by Mike Stark, Assistant Project Manager, Kraus-Anderson
Do you ever wish you could walk through your new school, hospital, or hotel project before the first shovel ever hits the ground? How about experience the last play of a game-winning drive through the eyes of an NFL quarterback? Save a life while performing a virtual brain surgery? These ideas may seem far-fetched or something out of the Ironman movie series, but these are possible . . . Today! Virtual Reality has been around for many years, but it is not until the last few that it has really exploded into the forefront of game changing, disruptive technology for many industries.
What is Virtual Reality?
“Virtual Reality(VR) is an artificial environment which is experienced through sensory stimuli(sights and sounds) provided by a computer and in which one’s actions partially determine what happens in the environment.” This means you can create any environment you can think of in a 3D immersive environment that you can then experience through a computer connected to a VR headset.
Prior to 2016, the available VR headsets on the market were ones like the Google Cardboard or the Samsung Gear VR(both required use of mobile phone). Recently however, high end VR headsets like the Oculus Rift and the HTC Vive have become available for purchase to the general public. The availability and reasonable cost of entry for a VR headset has fueled an acceleration of investment and development of this technology in many industries. Companies such as STRIVR in the sports industry are changing how quarterbacks study and evaluate defensive schemes and blitzes, all from the safety of the film room. The sports industry is not alone though. Healthcare has also jumped head first into virtual reality through companies like Surgical Theater who are working with universities such as UCLA to develop a virtual reality training program for brain surgeries that allow the surgeon to train on the procedure prior to the real thing(See link below)3.
Virtual Reality and Construction
With the advancements and integration occurring in other industries with Virtual Reality what is the construction industry doing? How can it change or improve the way we design and construct buildings? Virtual Reality can truly change the way architects, contractors, and owners interact and collaborate on projects. For many, the spatial qualities of a building or design can be hard to render through a 2D set of construction documents. With VR you can bring those drawings to life and walk through that building to determine whether there is enough space in my classroom, operating room, or new apartment unit. The ability to experience the design before it is built presents unlimited opportunities for efficiencies that can be gained in the construction process. Recognizing a needed change in finishes or design in the virtual environment can potentially save an owner time and money on a change order later.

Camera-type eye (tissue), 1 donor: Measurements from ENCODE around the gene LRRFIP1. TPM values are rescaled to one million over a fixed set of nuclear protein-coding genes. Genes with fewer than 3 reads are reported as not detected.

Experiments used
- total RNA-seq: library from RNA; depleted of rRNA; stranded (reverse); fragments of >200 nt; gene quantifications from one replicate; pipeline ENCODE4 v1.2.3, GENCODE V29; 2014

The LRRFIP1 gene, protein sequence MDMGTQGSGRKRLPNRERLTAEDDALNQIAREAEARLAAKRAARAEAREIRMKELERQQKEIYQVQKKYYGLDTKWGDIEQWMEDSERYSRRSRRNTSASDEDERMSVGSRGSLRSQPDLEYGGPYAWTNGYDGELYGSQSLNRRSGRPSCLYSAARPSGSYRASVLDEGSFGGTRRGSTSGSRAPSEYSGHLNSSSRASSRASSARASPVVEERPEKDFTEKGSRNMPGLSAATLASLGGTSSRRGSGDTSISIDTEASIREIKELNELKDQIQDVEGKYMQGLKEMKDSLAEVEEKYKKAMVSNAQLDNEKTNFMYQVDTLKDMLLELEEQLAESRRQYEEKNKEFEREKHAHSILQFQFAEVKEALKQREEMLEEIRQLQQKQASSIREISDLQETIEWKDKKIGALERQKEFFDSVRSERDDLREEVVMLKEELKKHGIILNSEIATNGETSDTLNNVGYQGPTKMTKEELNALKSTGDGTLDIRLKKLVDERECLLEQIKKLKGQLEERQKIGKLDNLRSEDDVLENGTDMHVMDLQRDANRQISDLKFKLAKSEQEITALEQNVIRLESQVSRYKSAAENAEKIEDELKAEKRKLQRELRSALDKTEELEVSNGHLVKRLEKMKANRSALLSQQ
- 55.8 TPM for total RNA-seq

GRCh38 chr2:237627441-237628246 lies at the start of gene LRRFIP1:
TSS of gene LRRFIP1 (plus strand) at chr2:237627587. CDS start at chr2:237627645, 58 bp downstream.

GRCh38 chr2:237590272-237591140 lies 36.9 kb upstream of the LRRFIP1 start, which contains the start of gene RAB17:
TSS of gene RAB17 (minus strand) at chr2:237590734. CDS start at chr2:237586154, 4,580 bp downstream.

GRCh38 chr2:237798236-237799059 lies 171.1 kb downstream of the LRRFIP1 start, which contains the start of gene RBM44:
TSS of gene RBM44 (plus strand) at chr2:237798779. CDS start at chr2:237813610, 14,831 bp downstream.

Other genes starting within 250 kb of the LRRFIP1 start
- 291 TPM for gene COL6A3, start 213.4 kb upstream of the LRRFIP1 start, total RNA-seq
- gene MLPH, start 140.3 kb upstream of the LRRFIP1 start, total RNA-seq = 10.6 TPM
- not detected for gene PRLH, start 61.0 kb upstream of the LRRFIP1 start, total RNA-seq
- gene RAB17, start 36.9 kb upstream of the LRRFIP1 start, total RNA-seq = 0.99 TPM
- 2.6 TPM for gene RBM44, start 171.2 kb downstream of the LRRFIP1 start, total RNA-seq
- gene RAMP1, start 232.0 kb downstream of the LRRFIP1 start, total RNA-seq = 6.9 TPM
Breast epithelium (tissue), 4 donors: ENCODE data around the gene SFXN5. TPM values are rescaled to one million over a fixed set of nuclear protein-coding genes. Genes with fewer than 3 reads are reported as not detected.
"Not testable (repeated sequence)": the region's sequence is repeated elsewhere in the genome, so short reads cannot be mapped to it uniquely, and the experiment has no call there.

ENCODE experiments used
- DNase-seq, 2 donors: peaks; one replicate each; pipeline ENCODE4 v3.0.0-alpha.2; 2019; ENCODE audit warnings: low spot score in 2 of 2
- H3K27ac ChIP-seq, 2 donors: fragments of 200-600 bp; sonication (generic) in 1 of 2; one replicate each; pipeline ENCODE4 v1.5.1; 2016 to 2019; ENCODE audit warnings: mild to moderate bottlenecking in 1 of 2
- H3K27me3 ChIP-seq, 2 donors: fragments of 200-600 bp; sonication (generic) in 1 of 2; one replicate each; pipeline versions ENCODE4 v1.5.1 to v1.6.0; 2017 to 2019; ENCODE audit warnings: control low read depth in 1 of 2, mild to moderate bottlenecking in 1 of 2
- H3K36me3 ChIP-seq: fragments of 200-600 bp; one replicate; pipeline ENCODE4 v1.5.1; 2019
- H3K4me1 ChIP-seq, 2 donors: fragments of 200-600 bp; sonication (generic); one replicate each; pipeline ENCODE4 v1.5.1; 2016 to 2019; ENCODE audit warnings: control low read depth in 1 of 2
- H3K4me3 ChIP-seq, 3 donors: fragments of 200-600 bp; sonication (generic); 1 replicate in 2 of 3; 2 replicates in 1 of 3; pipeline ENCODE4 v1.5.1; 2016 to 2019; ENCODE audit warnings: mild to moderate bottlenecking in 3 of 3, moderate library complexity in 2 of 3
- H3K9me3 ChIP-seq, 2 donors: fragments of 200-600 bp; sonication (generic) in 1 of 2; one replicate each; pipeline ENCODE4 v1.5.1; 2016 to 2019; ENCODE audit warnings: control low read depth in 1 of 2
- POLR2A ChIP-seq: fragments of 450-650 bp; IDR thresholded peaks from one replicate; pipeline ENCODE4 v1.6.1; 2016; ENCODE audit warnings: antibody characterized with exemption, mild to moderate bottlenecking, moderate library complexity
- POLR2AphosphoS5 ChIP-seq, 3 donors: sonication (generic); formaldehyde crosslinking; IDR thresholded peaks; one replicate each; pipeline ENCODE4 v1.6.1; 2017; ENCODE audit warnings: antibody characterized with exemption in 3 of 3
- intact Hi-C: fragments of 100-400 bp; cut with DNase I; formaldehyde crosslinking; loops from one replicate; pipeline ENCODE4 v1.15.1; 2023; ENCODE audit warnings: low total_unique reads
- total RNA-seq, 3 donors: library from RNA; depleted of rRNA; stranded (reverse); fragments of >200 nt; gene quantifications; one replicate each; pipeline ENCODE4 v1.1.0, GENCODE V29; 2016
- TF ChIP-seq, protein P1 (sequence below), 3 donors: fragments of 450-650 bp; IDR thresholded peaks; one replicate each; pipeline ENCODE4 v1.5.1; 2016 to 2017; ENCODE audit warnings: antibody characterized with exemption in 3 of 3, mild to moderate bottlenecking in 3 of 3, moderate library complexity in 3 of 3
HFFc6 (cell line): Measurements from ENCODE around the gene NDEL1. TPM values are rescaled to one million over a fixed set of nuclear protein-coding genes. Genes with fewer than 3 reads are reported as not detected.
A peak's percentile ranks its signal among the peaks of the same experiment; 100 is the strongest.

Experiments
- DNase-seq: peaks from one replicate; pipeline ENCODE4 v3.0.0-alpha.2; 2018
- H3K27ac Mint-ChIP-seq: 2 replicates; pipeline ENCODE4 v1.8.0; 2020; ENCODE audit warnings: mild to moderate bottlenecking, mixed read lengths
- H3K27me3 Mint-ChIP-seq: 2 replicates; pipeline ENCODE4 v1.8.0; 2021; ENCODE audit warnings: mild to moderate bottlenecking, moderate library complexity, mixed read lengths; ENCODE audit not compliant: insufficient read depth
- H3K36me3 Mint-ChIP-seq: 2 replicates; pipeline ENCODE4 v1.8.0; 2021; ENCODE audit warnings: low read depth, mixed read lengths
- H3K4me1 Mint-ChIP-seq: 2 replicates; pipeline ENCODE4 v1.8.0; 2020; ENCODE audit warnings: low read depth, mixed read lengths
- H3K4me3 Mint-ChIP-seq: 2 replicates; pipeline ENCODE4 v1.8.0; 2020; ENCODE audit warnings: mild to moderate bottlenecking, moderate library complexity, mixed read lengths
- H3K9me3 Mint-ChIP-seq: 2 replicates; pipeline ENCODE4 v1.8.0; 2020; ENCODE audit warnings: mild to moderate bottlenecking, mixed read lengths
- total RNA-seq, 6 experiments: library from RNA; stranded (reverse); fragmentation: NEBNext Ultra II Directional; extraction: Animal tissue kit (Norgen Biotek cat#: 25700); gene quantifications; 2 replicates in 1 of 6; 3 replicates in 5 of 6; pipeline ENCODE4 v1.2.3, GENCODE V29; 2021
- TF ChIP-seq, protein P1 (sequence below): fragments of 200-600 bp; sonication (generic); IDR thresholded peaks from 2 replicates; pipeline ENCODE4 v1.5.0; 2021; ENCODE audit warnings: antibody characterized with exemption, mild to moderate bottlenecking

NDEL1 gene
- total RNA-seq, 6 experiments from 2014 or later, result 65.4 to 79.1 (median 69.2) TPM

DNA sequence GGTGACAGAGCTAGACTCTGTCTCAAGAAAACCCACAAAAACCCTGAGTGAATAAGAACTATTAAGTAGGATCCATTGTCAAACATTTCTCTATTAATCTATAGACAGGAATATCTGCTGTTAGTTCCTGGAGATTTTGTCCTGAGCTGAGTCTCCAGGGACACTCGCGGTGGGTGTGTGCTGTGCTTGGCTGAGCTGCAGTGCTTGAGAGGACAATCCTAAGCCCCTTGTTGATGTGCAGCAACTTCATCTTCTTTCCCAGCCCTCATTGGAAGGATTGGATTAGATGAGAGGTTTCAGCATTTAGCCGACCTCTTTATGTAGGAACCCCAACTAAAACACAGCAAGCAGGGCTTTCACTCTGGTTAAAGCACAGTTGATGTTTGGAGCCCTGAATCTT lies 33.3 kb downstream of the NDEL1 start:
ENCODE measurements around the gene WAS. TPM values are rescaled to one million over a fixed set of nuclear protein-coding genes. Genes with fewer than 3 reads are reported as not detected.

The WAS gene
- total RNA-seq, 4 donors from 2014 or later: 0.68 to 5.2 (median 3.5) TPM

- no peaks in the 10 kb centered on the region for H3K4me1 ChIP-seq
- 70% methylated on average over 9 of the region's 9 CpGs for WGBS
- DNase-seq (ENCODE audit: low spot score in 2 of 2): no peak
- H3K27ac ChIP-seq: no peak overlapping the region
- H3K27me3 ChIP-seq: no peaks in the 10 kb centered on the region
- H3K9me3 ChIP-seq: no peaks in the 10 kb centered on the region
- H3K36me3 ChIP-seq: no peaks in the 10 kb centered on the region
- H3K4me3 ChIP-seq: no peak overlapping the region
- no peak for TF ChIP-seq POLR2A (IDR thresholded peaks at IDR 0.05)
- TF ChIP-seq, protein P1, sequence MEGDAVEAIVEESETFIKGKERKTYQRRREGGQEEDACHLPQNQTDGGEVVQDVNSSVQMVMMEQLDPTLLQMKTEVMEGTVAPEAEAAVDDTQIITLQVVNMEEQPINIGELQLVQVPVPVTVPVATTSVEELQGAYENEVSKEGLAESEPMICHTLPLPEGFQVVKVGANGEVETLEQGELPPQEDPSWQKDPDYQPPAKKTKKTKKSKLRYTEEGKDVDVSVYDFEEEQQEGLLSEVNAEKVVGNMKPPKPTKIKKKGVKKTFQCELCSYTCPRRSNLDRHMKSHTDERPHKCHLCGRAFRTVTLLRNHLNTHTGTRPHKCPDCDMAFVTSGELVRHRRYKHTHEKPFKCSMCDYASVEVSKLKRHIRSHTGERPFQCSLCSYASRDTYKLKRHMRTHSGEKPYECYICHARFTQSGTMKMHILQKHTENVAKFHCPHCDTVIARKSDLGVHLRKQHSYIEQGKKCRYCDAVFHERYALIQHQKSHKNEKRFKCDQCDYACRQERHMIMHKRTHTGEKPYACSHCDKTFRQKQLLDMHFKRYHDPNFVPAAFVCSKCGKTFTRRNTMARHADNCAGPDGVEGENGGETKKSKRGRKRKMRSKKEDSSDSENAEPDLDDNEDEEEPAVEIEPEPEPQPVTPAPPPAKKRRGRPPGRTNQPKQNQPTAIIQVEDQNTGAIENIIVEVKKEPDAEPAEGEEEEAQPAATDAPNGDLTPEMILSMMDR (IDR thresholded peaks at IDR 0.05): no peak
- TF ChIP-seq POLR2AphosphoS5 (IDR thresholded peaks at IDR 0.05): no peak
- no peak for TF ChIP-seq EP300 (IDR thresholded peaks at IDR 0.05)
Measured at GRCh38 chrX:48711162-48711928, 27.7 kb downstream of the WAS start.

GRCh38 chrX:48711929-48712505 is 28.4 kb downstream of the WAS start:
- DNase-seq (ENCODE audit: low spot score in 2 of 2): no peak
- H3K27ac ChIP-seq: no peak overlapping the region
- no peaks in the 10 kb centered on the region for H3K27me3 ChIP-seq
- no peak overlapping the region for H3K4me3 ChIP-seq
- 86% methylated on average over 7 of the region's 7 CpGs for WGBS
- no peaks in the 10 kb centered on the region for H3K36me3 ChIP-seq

With safety of utmost importance all on projects, virtual reality can also become a vital training tool for field and office personnel for identifying safety hazards on project sites and resolving hazardous issues from the safety of training classroom. Virtual reality can even take BIM to a whole new level. Through virtual reality designer, contractor, and subcontractors could perform a virtual walkthrough of the project with the ability to visually experience potential building system clashes and then review solutions all while being located in different parts of the country.
With all the possibilities that Virtual Reality can bring to construction, the industry is still in its early stages of implementation. Kraus-Anderson recognizes the value and opportunity that virtual reality can bring to our clients and our subcontractor partners. With this in mind Kraus-Anderson’s Research and Development team has been testing and exploring Virtual Reality equipment, software, and applications for use.
Various Virtual Reality headsets such as the Oculus Rift, HTC Vive, and Google Cardboard are being explored in conjunction with software platforms such as Unity and Fuzor4. As Kraus-Anderson continues to refine and identify our uses for Virtual Reality we hope to begin utilizing this technology on future projects such as the KA Block.
The world of virtual design and construction is not coming, but already here. So grab your glasses, get on board, and let’s all take a virtual tour.